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Whosoever Slayeth Cain

Discussion in 'Baptist Theology & Bible Study' started by tyndale1946, Sep 15, 2015.

  1. tyndale1946

    tyndale1946 Well-Known Member
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    Aug 30, 2001
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    I felt this was good commentary from John Gill on this question of why God didn't slay Cain

    It shall not be that whoever finds thee shall slay thee, thou needest not be afraid of that; nor shall thy request be granted, that thou mightest be slain by the first man that meets thee: it was the will of God, that though Cain deserved to die, yet that he should not die immediately, but live a long miserable life, that it might be a terror to others not to commit the like crime.

    Genesis 4:13 And Cain said unto the Lord, My punishment is greater than I can bear.

    14: Behold, thou has driven me out this day from the face of the earth; and from thy face shall I be hid; and I shall be a fugitive and a vagabond in the earth; and it shall come to pass that everyone that findeth me shall slay me.

    15: And the Lord said unto him, therefore whosoever slayeth Cain, vengeance shall be taken on him sevenfold. And the Lord set a mark upon Cain, lest any finding him should kill him.

    Most people want to know what was the mark that God put on Cain?... There are many interpretations and you can add your own. I don't feel that the mark is in question but of the whosoever slayeth Cain. The slayer of Cain is the one who is visited with the vengeance sevenfold... The writer make this observation he feels that not only the slayer but the posterity is within the sevenfold... The sins of father shall be visited upon the children to the third and forth generation... This was not only true then but also now!... Brother Glen
    #1 tyndale1946, Sep 15, 2015
    Last edited by a moderator: Sep 15, 2015
  2. kyredneck

    kyredneck Well-Known Member
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    Jul 28, 2009
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    Therefore their days did he consume in vanity, And their years in terror. Ps 78:33

    See curses described in Lev 26 & Dt 28.

    Pink on Cain & Abel (Gleanings in Genisis):

    "Now all these things happened unto them for types (margin); and they are written for our admonition" (1 Cor. 10:11).

    “Abel is a striking type of Christ, and his murder by Cain was a remarkable foreshadowment of our Lord’s rejection and crucifixion by the Jews. At least thirty-five points of resemblance can be traced here between type and antitype. In considering Abel as a type of our Lord, it is to be noted that, like Isaac, offered up on the altar and the ram caught in a thicket, which afterwards took his place in death, we have here a double type also. Both Abel and the offering which he brought pointed to the Lord Jesus.”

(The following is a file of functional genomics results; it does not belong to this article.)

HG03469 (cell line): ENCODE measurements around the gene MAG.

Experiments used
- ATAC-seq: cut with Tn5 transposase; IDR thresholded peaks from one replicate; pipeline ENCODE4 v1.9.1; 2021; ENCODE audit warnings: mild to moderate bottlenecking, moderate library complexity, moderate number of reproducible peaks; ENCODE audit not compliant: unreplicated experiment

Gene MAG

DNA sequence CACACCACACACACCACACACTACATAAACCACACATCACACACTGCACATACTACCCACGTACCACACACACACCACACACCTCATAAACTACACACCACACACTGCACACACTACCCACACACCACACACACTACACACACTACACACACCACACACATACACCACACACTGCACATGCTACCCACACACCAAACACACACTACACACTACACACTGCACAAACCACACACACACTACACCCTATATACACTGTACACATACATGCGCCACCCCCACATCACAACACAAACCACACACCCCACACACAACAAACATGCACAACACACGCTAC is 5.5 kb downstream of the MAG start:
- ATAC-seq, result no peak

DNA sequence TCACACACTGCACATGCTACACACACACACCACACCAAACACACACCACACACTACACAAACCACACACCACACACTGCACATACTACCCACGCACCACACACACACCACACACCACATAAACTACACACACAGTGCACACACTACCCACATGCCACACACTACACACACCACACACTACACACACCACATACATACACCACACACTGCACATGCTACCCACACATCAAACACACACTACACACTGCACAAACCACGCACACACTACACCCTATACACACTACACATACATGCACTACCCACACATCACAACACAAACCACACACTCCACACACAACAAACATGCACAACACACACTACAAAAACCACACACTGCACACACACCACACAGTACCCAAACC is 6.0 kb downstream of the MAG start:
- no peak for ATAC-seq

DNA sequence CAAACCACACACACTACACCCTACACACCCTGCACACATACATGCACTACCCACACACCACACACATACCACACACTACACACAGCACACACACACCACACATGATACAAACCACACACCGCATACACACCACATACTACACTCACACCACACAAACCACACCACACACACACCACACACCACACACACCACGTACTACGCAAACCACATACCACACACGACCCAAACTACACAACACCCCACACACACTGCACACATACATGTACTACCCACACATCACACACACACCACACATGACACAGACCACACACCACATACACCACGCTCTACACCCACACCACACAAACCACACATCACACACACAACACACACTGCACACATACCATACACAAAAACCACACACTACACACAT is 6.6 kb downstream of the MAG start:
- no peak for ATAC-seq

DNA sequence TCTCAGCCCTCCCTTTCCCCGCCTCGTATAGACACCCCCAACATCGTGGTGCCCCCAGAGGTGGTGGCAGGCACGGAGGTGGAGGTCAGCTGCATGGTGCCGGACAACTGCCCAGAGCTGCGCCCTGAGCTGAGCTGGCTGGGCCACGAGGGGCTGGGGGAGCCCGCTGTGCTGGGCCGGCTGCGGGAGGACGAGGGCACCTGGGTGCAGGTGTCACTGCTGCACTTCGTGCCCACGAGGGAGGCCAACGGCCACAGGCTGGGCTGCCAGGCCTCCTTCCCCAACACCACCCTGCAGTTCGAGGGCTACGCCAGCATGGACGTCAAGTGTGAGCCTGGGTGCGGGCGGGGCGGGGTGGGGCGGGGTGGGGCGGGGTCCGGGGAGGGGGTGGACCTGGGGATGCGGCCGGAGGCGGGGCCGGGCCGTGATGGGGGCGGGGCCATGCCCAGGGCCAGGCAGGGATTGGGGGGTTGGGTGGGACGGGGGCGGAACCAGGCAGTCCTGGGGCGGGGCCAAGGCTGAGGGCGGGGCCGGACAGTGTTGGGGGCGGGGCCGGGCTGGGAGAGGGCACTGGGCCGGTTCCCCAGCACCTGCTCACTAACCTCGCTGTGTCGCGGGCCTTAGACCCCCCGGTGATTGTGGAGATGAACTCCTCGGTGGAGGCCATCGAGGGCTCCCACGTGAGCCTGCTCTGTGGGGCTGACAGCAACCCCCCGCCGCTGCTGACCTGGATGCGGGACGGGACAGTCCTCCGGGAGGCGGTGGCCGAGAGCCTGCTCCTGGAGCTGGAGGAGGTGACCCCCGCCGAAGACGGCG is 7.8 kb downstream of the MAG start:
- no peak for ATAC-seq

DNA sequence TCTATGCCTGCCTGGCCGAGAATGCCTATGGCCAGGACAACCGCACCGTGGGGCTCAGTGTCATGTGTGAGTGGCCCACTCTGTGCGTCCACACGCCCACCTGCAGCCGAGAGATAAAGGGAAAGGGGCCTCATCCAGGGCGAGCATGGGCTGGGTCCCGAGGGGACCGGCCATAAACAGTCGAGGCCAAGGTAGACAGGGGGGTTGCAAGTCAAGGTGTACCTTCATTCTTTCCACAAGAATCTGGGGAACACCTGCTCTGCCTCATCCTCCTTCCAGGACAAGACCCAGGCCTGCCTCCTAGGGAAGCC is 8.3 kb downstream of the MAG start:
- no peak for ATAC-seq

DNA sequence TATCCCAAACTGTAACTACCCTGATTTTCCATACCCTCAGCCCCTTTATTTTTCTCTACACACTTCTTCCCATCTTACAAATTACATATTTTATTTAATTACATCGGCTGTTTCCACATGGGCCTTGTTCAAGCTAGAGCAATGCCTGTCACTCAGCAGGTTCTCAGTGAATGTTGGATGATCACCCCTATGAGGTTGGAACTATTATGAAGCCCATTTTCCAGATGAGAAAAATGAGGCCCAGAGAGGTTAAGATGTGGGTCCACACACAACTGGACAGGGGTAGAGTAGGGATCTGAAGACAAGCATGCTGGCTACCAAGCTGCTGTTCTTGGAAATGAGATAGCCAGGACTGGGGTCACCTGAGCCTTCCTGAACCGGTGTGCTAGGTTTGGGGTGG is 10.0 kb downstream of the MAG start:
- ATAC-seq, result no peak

36 similarities itemized:

    Abel was a shepherd (Gen. 4:2)
    Our Lord is a "shepherd"—the Good Shepherd—

    It was as a shepherd that Abel presented his offering unto God
    It was as the Shepherd He presented His offering to God (John 10:11)

    Though giving no cause for it, he was hated by his brother. Cain was jealous of his brother. i
    Though giving no cause for it, Christ was hated by His brethren according to the flesh (John 15:25).

    It was out of "envy" that Cain slew he slew Abel.
    It was through "envy" that Christ was delivered up to be crucified (Matthew 27:18).

    Abel then did not die a natural death.
    Our Lord did not die a natural death. He was "slain" by wicked hands (Acts 2:23).

    Abel met with a violent end at the hand of his own brother.
    Christ was crucified by "The House of Israel" (Acts 2:36), His own brethren according to the flesh.

    After his death God declared that Abel’s blood "cried" unto Him, and severe punishment was meted out upon his murderer.
    After His death our Lord’s murderers were severely punished by God (Mark 12:9)

    Abel presented an offering "unto God" (Heb. 11:4).
    The Lord Jesus presented an offering "to God" (Eph. 5:2).

    That the offering which Abel presented was "the firstlings of his flock": in other words, a "lamb."
    The offering Christ presented was Himself—a "Lamb" (1 Pet. 1:19).

    In bringing his offering "by faith," Abel honored and magnified the Will and Word of the Lord.
    In presenting Himself as an offering He honored and magnified the Will and Word of God (Heb. 10:7-9).

    The offering which Abel presented is described as an "excellent" one (Heb. 11:4).
    The offering Christ presented was an "excellent" one—it was a "sweet smelling savor" (Eph. 5:2).

    God had "respect unto Abel and to his offering": in other words, He accepted them.
    God accepted Christ's offering: the proof of this is seen in the fact that He is now seated at God’s right hand (Heb. 10:12).